A cat in Colorado has tested positive for the Bubonic Plague.
You read that right. The same bacterial infection that was called the Plague of Justinian back in the 6th century BC, killed one out of every four people living in the Mediterranean, then flared up occasionally every century or two before returning with a vengeance in 14th century Europe, where it was called the Black Death and killed a third of the population on the continent.
The kitty ranges near a public park and likely caught the infection from a rat, local health authorities told KUSA, an NBC news affiliate.
Like many infections, it was never completely eradicated, and WHO statistics show about 100 people die annually of plague.
“While plague is a serious disease, and cases of animal-borne disease in household pets is never something we like to see, it is normal and expected for some animals to contract plague in Jefferson County each year,” said Jim Rada, director of Environmental Health Services for the county. “The good news is that modern antibiotics are effective against plague, and as long as it is treated promptly, severe complications, illness or death can be avoided.”
When we think of outdoor dangers to cats, we tend to think of abusive humans, vehicle traffic or poisons, but this is a reminder that nature can be lethal as well.
Did you hear the news about the cat mummies and the big trove of cat statues found by archaeologists in Egypt? My dad says Egypt is a special place ‘cause that’s where humans used to worship us a long time ago. Is that true? Why did they stop?
Kitten in Kentucky
Your dad is right! Egypt is a magical land, a place where humans were once keenly aware of our status as the most awesome species on Earth.
Egypt is where you’ll find the biggest litter box on the planet. It stretches for miles and miles until finally the horizon reveals a huge weather-worn statue of a cat and three stone pyramids jutting out of the litter.
The Great Sphinx of Giza keeps watch over the world’s most sacred litter box.
It is said that by pooping in front of the Great Sphinx and reverently burying…
So this story about a cat fearlessly staring down an elephant in Thailand has gone viral, and the photo is admittedly pretty incredible. Bud would’ve soiled himself and bolted, but this cat is truly brave.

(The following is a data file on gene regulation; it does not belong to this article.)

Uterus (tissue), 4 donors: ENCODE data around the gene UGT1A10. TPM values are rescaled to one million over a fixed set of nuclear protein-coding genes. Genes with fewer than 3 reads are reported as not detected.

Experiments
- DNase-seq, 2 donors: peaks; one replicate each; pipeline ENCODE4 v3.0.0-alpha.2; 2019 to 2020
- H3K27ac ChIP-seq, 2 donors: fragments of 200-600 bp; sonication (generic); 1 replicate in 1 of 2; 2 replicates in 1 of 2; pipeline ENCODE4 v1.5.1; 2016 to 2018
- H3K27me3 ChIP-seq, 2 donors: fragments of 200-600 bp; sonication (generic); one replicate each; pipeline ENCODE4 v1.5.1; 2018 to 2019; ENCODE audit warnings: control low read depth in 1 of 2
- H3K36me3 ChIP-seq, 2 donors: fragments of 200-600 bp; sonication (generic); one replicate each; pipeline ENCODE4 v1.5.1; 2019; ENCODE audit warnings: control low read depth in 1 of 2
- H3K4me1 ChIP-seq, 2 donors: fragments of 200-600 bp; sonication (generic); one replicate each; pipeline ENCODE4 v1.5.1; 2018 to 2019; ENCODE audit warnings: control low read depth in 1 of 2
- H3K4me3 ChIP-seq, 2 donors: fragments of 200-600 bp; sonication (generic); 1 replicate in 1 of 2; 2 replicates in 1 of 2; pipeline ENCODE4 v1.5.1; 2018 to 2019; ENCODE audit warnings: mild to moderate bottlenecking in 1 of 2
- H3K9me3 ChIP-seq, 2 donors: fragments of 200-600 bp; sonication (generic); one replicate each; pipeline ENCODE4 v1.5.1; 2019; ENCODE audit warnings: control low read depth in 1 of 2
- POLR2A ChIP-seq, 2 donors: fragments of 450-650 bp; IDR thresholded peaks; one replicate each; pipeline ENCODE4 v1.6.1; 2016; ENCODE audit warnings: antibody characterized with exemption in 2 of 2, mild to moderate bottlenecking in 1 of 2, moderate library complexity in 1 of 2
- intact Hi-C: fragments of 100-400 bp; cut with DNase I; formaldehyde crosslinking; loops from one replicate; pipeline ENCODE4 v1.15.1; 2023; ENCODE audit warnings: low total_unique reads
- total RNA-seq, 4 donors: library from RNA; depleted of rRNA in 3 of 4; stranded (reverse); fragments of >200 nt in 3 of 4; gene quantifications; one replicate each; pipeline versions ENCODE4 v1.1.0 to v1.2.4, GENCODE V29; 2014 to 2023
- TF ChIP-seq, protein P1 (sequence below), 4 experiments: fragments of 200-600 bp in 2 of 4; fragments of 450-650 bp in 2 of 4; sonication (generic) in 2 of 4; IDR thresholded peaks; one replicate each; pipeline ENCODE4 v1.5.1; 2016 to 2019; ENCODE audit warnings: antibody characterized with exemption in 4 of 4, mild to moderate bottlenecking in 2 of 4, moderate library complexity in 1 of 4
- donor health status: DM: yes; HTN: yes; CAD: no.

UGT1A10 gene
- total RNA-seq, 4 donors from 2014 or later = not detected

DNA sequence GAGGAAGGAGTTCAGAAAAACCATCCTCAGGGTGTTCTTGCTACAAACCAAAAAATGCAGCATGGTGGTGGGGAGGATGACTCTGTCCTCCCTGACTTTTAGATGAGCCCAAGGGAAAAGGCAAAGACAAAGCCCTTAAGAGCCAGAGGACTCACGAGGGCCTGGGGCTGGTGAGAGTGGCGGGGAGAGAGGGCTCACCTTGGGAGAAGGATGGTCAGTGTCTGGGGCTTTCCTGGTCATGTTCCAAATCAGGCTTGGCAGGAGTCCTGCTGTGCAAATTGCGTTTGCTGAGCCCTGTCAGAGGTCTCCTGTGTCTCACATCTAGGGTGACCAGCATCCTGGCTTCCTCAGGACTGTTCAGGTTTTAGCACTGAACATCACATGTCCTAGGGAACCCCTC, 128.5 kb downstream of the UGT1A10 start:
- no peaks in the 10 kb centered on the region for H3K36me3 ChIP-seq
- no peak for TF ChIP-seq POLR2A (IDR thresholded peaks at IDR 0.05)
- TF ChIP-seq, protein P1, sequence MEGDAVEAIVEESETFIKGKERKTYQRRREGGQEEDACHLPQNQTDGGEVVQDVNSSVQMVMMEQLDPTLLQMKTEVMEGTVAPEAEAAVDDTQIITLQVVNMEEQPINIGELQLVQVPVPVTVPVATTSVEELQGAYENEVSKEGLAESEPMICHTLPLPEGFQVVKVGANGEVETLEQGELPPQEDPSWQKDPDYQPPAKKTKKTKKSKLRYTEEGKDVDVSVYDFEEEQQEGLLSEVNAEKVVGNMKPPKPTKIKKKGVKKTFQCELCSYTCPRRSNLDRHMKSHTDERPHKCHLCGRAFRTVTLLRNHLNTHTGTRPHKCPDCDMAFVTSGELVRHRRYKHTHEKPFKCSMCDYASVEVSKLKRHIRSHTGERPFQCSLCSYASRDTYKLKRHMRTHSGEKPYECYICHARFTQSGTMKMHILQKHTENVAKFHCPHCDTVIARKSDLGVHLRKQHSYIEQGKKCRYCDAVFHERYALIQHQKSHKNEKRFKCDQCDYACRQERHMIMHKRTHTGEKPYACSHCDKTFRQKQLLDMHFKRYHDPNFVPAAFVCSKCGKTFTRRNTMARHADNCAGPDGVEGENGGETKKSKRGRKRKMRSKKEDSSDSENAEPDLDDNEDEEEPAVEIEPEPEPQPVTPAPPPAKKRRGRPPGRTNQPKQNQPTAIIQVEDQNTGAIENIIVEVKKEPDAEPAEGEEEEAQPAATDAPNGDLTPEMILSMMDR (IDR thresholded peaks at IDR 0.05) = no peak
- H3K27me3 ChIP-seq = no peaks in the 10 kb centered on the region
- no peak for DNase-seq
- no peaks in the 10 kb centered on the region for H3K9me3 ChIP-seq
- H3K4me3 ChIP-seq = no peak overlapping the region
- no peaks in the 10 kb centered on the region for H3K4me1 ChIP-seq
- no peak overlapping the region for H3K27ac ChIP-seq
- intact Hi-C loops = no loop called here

“This is my territorah!” we imagine the cat declaring. “Find your own trees!”
The cat’s name is Simba, he’s three years old, and the photos were taken on the night of Nov. 17 in Thailand’s Nakhon Nayok province, about 112 km (70 miles in the Proper American Method of Measuring Distance™) northeast of Bangkok.
Beyond that, though, it’s actually a sad story: You know things are truly dire when we’ve destroyed so much wildlife habitat that elephants are coming up to people’s houses and eating the trees and shrubs in their gardens. Elephants usually do everything they can to avoid humans, and for good reason: Conflicts almost always end poorly for the elephants.
We hope this photo draws the attention of the right people, who can perhaps mitigate the situation or put resources into moving the elephants to a more suitable range.
P.S. Buddy disputes any and all allegations that he would have soiled himself or run away from elephants. In fact, the elephants are lucky they don’t share a continent with Buddy!
I was working on a writing project late one night when I got up from my desk, intending to head to the kitchen for a beverage when I almost stumbled over Buddy, who was lounging care free and belly-up in my bedroom doorway.
“Not a good place to lounge, Bud,” I said, stepping over him as he stretched and yawned.
I took another step, looked up…and saw Bud sitting on the dinner table about 12 feet ahead of me, fixing me with his quizzical Buddy Stare. WTF? I thought.
I did a double-take, looking down at the doorway where the little dude had been laying just a second ago, then turned back toward the table. Buddy regarded me, head cocked slightly to one side as his tail gently thumped the table.
For a long second I entertained the possibility that there were two cats, that somehow a gray tabby who looked a lot like Bud had gotten inside, and for some unfathomable reason Buddy was perfectly nonchalant about it.
“No teleporting in the house!” I told him. “It’s rude!”
“Mrrreppp,” Bud replied, hopping down from the table and stepping toward the kitchen.
The story comes to mind because we had another teleporting incident last night, with little man lounging on my bed, then appearing on my desk chair half a second later.